Until next time,


Tuesday, 26 June 2018



Thanks for popping in.

I've just finished the book Coastlines - The Story of our Shore by Patrick Barkham which I really enjoyed especially whilst travelling back and forth on the train.  Why is it so good to read on a train?

Essentially it's about a series of walks by the sea which conjure up the views through its flora and fauna, history and tales from the areas and interviews with those closely associated with them.  Luckily for me, the Author had included some of my favourite places and has tempted me with a few areas I haven't visited.

There's a map to introduce each walk and suggestions for walks, OS map detail and nearest railway station and further reading suggestions at the end of the section.

Published by Granta, I see from the I website he has also written The Butterfly Isles which may be of interest to those of you out butterfly spotting.


Monday, 25 June 2018

London Sightseeing


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By the end of my day in London another 25,000 steps were clocked up even though Mr CK kindly picked me up at the station.  We certainly had a good walk.  The pollen level must have been high as there was a fair amount of sneezing as we strode through the parks.

The Wellington Arch looked majestic with the blue sky behind.  Nearby Apsley House, where the Duke of Wellington lived, doesn't have a café, which was a pity as we would have liked to support English Heritage, however it is an impressive place to visit.

There are a number of extremely busy roads to cross in this area to be able to move from Hyde Park to Green Park and then to St James Park.  You'll also pass Buckingham Palace, looking stunning at the moment.

The London Eye and Hoseguards Parade peep through the trees over the ox-eye daisies.

Following Whitehall past Downing Street brings us to Westminster Abbey, the Houses of Parliament and Big Ben, still partially covered due to building works.  In Parliament Square, the newest statue of Suffragist Dame Millicent Garrett Fawcett, who campaigned for the right for women to vote, is the only statue of a woman in the Square.  It was sculpted by Gillian Wearing and if you'd like to read more about it, here's a link.  Even after a couple of months since it was unveiled, there were still quite a few people looking at it and taking photos.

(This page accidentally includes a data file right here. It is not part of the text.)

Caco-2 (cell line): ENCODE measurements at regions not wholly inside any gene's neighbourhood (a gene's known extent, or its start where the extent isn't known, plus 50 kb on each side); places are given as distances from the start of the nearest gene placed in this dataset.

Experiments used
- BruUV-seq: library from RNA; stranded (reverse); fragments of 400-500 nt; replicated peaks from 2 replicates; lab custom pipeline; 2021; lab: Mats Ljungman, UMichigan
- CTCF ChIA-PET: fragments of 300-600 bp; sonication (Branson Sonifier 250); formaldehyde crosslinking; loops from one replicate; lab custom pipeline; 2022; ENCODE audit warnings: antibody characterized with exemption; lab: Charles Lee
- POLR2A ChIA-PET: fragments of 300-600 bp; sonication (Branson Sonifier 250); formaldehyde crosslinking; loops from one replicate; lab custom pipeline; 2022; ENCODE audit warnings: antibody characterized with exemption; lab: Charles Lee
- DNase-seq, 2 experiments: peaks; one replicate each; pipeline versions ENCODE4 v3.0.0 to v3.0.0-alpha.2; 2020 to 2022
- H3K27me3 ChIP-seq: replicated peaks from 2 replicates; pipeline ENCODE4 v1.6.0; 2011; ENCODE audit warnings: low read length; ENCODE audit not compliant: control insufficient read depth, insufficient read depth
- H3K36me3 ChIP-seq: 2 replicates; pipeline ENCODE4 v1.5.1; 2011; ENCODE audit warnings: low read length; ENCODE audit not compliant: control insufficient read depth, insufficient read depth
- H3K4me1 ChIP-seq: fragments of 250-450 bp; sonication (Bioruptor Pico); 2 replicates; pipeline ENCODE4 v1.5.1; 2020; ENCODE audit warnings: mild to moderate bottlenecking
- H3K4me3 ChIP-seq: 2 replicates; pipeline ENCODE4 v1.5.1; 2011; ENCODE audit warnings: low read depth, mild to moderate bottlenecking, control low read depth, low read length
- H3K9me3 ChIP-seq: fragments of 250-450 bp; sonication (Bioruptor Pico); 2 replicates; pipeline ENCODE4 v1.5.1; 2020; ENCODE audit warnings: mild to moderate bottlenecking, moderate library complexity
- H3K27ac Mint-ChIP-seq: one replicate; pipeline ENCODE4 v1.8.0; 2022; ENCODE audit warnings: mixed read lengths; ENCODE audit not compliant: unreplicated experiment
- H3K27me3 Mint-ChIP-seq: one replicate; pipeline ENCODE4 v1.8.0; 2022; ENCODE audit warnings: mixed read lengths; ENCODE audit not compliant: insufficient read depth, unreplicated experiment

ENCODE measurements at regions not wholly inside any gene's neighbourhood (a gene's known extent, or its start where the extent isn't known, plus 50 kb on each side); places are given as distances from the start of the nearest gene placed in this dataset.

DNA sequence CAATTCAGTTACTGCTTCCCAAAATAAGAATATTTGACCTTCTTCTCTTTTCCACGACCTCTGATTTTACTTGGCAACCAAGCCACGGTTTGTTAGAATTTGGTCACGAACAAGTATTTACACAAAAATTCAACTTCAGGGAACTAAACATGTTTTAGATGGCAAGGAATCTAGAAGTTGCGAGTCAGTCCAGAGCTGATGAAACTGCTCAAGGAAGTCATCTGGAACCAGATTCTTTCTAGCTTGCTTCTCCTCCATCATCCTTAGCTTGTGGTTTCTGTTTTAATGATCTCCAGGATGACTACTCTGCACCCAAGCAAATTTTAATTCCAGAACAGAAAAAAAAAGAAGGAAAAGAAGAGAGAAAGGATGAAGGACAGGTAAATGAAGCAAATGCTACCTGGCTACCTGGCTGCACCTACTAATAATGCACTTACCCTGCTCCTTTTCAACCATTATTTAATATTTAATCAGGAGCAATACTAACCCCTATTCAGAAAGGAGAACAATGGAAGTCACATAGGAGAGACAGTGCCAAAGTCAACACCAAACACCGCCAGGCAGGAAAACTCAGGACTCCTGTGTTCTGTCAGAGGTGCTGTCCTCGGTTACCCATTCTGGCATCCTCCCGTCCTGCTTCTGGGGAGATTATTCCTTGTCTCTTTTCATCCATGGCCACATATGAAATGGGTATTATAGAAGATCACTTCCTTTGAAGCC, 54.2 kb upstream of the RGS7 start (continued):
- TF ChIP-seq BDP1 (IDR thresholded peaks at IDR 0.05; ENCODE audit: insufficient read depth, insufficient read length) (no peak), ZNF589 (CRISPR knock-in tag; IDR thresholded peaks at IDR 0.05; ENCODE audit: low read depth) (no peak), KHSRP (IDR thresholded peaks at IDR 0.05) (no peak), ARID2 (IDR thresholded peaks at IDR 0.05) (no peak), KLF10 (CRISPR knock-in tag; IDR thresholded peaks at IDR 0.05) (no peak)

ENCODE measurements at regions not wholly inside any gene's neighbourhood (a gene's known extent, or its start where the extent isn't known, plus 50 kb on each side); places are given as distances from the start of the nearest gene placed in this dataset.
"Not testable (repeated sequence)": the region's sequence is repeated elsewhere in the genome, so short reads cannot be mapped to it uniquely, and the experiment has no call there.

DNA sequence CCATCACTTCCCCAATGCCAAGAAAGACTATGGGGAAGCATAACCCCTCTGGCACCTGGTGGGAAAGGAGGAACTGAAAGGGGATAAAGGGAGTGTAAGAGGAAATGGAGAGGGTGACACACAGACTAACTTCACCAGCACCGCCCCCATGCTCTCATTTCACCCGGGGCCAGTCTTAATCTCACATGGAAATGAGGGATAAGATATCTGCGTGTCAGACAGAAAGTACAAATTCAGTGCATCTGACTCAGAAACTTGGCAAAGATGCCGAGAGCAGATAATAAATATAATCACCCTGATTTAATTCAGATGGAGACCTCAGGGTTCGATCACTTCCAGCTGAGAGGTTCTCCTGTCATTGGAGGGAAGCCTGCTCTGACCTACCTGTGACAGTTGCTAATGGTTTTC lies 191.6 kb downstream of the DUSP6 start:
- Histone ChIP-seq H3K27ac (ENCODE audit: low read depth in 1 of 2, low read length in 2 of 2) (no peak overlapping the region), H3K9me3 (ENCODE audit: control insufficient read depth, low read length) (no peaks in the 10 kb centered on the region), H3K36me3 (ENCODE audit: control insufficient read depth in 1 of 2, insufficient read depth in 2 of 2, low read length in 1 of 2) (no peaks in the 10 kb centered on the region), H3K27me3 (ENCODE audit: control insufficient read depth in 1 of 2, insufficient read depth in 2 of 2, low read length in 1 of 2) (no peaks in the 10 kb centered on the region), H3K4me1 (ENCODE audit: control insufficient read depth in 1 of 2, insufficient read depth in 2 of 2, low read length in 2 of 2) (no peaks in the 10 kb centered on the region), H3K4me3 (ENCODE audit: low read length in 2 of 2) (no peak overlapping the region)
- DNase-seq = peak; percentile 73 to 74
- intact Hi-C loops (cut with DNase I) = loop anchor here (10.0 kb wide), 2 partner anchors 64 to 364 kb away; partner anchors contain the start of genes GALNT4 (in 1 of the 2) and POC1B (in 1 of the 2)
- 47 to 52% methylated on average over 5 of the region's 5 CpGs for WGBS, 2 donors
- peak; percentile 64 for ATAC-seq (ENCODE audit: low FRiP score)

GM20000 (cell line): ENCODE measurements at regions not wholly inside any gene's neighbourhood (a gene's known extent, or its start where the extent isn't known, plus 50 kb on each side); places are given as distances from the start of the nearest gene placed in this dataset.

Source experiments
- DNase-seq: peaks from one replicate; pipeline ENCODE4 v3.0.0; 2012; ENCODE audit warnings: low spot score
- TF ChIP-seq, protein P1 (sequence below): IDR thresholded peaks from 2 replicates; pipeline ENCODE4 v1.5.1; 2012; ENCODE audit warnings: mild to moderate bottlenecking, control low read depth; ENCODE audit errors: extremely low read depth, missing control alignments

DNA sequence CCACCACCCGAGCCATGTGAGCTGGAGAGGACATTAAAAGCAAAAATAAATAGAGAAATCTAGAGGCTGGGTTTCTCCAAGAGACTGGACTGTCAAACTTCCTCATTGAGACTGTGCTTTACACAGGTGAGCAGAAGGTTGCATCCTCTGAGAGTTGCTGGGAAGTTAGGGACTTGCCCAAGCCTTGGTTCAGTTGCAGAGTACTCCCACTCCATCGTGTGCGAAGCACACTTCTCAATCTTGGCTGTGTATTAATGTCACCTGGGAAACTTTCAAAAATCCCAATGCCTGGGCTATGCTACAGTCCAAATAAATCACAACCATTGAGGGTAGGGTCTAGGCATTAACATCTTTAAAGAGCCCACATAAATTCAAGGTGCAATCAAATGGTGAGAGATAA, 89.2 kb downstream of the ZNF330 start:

As I write this, Westminster Abbey is holding a memorial service for Professor Stephen Hawking, his ashes will be buried there next to the likes of Charles Darwin and Isaac Newton.

The Abbey contains much to see including the recently opened Queen's Diamond Jubilee Galleries in the triforium.  It can be expensive to visit all these wonderful buildings but the Abbey offers a £10 late Wednesday opening ticket for adults, £5 for children from 4:30-6:00.  One day I will visit again.

Westminster Bridge offers a great view of the London Eye.

Just before Waterloo Station, is the Leake Street Tunnel full of everchanging graffiti.

Time to head for home.


Sunday, 24 June 2018

local walks


Thanks for popping in.

Every time you step outside at the moment, you are hit by blue skies and the urge to go for a walk, maybe that's just me though!

Even at the shopping centre in Bracknell, a couple of steps away from all that retail busyness, wild flowers are blooming soaking up the sun.  The Council have maintained their policy to let the banks be covered with wildness.  Can you spot the orchids here, growing happily. 

By the bus station there's a different variety.

In the woods, sun streams through the branches.

Down near the lakes, there's more to see.

It just makes your heart sign.


Saturday, 23 June 2018

Block Blanket


Thanks for calling in.

Another small blanket, made with Stylecraft Special DK,  has just rolled off the production line ready to head off to keep someone's knees cosy on a chilly day although there's no sign of one of those for the next few weeks.

Block stitch is really easy, the blanket soon grows with each row being worked on the right side with no turning at the end of the row.  Interspersed with the triple crochet and one chain rows are rows of single crochet and two chains which produce the small rice-like stitch.

Round the edge, amongst the single crochet rows are a few bobbles, well why not!